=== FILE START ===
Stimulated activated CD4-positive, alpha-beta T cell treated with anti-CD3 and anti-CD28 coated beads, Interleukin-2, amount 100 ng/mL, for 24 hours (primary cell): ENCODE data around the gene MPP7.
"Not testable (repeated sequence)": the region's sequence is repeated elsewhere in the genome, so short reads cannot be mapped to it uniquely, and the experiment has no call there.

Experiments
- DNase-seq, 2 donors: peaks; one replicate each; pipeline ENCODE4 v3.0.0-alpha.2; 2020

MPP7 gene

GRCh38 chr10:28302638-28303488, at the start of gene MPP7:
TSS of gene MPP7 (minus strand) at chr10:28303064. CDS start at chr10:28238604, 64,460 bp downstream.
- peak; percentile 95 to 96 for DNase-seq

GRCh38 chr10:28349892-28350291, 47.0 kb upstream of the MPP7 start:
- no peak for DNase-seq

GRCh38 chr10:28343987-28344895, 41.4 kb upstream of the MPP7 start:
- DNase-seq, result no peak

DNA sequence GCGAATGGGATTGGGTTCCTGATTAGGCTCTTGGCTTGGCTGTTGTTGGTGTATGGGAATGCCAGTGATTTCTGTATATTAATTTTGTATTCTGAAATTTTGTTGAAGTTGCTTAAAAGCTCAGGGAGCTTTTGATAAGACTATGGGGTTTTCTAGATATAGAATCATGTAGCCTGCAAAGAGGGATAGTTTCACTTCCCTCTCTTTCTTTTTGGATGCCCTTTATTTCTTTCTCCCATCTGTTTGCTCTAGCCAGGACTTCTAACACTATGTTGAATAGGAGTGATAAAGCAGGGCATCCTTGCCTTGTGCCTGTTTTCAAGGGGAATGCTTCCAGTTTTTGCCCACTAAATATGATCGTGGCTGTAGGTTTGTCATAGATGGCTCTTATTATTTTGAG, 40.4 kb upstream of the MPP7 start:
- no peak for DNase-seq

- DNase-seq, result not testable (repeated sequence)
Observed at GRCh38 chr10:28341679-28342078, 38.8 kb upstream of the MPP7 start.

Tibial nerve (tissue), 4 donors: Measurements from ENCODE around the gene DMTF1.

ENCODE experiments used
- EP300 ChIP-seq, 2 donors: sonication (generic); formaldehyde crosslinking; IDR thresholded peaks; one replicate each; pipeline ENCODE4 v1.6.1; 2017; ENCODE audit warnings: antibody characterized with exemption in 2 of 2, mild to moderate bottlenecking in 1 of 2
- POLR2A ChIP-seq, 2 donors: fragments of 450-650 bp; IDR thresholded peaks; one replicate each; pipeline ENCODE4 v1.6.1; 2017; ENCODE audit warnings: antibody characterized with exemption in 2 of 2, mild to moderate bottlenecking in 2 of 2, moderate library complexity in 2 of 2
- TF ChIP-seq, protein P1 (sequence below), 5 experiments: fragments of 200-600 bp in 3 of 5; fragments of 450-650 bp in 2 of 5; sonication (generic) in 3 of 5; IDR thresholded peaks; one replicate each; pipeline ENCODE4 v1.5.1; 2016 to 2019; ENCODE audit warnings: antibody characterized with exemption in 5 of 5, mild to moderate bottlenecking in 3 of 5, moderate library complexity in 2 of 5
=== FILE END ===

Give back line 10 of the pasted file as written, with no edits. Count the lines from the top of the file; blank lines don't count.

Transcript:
- no peak for DNase-seq